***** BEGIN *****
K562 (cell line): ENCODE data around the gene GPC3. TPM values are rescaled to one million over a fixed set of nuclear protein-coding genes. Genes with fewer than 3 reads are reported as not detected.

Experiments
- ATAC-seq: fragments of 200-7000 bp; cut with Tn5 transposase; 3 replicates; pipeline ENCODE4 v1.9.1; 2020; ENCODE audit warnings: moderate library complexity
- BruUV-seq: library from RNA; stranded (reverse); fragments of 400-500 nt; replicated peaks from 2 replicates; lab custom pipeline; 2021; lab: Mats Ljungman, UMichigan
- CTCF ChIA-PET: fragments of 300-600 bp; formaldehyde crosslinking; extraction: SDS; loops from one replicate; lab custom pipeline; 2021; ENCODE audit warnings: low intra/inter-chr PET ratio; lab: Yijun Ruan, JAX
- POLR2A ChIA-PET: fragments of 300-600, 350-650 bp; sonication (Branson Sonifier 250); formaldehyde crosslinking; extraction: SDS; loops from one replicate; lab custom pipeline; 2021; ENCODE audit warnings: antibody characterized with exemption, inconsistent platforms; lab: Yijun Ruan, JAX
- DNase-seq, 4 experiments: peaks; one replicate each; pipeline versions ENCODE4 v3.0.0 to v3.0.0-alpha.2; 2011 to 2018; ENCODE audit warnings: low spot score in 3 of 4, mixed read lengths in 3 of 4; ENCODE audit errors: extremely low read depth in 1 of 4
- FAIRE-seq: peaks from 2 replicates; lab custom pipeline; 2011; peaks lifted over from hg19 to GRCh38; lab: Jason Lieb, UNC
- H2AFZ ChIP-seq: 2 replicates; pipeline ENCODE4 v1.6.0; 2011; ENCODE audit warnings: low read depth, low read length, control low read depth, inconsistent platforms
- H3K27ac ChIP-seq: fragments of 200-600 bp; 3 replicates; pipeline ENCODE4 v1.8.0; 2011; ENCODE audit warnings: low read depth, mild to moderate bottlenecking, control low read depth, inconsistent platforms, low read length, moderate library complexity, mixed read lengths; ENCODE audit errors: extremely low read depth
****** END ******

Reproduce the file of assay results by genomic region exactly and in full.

K562 (cell line): ENCODE data around the gene GPC3. TPM values are rescaled to one million over a fixed set of nuclear protein-coding genes. Genes with fewer than 3 reads are reported as not detected.

Experiments
- ATAC-seq: fragments of 200-7000 bp; cut with Tn5 transposase; 3 replicates; pipeline ENCODE4 v1.9.1; 2020; ENCODE audit warnings: moderate library complexity
- BruUV-seq: library from RNA; stranded (reverse); fragments of 400-500 nt; replicated peaks from 2 replicates; lab custom pipeline; 2021; lab: Mats Ljungman, UMichigan
- CTCF ChIA-PET: fragments of 300-600 bp; formaldehyde crosslinking; extraction: SDS; loops from one replicate; lab custom pipeline; 2021; ENCODE audit warnings: low intra/inter-chr PET ratio; lab: Yijun Ruan, JAX
- POLR2A ChIA-PET: fragments of 300-600, 350-650 bp; sonication (Branson Sonifier 250); formaldehyde crosslinking; extraction: SDS; loops from one replicate; lab custom pipeline; 2021; ENCODE audit warnings: antibody characterized with exemption, inconsistent platforms; lab: Yijun Ruan, JAX
- DNase-seq, 4 experiments: peaks; one replicate each; pipeline versions ENCODE4 v3.0.0 to v3.0.0-alpha.2; 2011 to 2018; ENCODE audit warnings: low spot score in 3 of 4, mixed read lengths in 3 of 4; ENCODE audit errors: extremely low read depth in 1 of 4
- FAIRE-seq: peaks from 2 replicates; lab custom pipeline; 2011; peaks lifted over from hg19 to GRCh38; lab: Jason Lieb, UNC
- H2AFZ ChIP-seq: 2 replicates; pipeline ENCODE4 v1.6.0; 2011; ENCODE audit warnings: low read depth, low read length, control low read depth, inconsistent platforms
- H3K27ac ChIP-seq: fragments of 200-600 bp; 3 replicates; pipeline ENCODE4 v1.8.0; 2011; ENCODE audit warnings: low read depth, mild to moderate bottlenecking, control low read depth, inconsistent platforms, low read length, moderate library complexity, mixed read lengths; ENCODE audit errors: extremely low read depth